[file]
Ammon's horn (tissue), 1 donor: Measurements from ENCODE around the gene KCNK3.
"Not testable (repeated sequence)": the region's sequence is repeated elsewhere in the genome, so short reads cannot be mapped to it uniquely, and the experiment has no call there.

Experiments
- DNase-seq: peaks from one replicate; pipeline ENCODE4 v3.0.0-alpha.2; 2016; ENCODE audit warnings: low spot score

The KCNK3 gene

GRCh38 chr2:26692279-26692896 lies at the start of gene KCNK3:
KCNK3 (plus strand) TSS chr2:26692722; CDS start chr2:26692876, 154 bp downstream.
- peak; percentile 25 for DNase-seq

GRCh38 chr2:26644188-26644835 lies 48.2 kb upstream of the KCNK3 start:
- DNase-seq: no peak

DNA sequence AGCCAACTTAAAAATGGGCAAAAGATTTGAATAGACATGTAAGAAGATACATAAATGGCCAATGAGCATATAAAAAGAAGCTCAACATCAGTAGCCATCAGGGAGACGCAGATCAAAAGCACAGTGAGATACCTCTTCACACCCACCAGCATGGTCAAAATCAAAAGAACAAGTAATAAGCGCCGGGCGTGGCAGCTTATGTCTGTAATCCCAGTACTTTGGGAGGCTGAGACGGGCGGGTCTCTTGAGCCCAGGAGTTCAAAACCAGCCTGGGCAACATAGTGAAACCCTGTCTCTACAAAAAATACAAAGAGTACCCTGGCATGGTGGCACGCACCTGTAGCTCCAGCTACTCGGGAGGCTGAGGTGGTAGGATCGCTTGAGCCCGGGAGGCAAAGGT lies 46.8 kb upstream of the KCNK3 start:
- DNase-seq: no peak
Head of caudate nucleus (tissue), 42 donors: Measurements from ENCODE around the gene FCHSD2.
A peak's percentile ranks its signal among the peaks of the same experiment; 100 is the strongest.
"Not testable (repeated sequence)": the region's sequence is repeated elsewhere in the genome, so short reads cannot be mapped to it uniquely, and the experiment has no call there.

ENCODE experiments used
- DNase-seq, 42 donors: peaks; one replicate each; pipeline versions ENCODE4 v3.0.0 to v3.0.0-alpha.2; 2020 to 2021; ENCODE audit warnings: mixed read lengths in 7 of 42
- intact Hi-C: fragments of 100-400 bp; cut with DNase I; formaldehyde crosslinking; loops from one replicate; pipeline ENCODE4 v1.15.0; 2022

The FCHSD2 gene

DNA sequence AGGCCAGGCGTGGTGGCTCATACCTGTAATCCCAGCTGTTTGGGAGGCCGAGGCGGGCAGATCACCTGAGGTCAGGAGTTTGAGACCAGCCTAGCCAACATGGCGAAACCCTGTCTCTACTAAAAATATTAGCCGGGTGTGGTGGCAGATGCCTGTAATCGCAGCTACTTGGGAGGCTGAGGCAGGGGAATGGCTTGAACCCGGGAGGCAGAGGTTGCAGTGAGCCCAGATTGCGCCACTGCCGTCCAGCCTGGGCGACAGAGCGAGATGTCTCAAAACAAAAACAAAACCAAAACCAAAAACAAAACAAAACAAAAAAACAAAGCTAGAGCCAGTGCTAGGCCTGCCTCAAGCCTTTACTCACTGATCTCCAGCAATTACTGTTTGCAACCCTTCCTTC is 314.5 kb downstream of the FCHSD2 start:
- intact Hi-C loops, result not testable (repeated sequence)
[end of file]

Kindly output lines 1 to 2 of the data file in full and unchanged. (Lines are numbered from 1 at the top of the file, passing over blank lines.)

Ammon's horn (tissue), 1 donor: Measurements from ENCODE around the gene KCNK3.
"Not testable (repeated sequence)": the region's sequence is repeated elsewhere in the genome, so short reads cannot be mapped to it uniquely, and the experiment has no call there.